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On Second-Order Scoring Rules for Epistemic Uncertainty Quantification

by   Viktor Bengs, et al.
Ghent University
Universität München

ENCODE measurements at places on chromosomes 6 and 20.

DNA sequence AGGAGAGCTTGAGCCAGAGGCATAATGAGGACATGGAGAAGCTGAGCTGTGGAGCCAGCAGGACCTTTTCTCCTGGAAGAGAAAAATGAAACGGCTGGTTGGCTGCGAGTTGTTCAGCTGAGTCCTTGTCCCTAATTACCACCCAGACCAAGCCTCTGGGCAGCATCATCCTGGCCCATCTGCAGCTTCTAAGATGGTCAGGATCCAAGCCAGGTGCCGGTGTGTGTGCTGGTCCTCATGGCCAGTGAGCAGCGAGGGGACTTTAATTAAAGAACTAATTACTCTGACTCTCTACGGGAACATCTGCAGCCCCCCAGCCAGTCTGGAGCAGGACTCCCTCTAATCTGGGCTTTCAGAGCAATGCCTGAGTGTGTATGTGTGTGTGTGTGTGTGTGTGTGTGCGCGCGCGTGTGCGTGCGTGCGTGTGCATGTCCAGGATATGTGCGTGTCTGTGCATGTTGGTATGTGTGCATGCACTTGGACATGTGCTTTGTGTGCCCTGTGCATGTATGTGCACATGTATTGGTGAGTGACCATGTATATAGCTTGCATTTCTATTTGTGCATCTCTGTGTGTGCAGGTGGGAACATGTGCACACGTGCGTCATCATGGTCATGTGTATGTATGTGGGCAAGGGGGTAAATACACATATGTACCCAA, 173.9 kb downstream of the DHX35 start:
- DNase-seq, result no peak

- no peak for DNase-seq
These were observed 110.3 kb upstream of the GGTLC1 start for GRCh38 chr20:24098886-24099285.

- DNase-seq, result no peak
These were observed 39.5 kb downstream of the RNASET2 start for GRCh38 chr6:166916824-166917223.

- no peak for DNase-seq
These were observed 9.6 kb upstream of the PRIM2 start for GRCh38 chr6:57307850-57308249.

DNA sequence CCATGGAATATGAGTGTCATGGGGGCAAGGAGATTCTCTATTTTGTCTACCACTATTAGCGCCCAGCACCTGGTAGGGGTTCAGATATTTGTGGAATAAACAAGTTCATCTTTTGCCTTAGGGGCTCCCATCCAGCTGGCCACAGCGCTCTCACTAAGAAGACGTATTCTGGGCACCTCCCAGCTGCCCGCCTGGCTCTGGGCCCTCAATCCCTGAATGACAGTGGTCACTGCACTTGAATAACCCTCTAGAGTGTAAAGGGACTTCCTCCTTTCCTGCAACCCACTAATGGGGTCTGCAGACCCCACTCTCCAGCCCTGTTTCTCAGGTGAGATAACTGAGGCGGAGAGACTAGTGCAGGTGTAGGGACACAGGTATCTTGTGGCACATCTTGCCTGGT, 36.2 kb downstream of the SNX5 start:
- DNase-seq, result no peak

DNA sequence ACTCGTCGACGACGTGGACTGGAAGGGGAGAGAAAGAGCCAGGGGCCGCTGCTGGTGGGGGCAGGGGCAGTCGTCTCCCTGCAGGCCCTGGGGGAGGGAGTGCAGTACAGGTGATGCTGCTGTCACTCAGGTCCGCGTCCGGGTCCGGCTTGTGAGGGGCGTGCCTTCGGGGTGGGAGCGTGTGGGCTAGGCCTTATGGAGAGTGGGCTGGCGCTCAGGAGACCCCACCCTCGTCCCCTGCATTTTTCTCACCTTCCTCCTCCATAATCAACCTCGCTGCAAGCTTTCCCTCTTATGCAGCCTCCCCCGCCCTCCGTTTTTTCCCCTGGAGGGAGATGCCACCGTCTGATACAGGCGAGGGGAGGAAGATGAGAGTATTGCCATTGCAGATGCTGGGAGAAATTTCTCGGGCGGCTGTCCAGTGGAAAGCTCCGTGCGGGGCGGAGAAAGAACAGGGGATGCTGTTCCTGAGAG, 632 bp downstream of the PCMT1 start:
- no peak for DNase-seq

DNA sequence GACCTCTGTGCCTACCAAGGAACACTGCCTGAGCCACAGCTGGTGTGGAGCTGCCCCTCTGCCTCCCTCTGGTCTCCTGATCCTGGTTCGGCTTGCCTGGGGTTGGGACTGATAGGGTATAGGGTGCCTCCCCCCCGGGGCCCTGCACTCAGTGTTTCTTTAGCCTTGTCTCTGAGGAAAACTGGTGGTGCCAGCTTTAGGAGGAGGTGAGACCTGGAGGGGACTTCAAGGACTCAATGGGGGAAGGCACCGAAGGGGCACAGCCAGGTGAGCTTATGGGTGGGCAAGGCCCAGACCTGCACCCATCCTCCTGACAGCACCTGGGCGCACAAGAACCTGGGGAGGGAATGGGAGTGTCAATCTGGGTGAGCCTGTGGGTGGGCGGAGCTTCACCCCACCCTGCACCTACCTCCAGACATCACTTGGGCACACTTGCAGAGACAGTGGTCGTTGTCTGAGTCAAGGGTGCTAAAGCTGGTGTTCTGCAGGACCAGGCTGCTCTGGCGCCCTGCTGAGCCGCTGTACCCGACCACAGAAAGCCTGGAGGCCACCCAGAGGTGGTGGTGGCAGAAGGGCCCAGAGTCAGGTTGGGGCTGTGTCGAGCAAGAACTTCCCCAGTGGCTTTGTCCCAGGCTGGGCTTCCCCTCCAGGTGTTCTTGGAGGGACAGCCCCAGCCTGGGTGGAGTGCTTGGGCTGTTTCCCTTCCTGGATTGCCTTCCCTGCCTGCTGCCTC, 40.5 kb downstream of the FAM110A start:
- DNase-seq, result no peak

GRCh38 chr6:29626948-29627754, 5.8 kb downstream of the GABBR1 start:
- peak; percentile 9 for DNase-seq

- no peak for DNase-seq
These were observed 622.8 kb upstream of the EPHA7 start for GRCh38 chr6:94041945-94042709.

It is well known that accurate probabilistic predictors can be trained through empirical risk minimisation with proper scoring rules as loss functions. While such learners capture so-called aleatoric uncertainty of predictions, various machine learning methods have recently been developed with the goal to let the learner also represent its epistemic uncertainty, i.e., the uncertainty caused by a lack of knowledge and data. An emerging branch of the literature proposes the use of a second-order learner that provides predictions in terms of distributions on probability distributions. However, recent work has revealed serious theoretical shortcomings for second-order predictors based on loss minimisation. In this paper, we generalise these findings and prove a more fundamental result: There seems to be no loss function that provides an incentive for a second-order learner to faithfully represent its epistemic uncertainty in the same manner as proper scoring rules do for standard (first-order) learners. As a main mathematical tool to prove this result, we introduce the generalised notion of second-order scoring rules.


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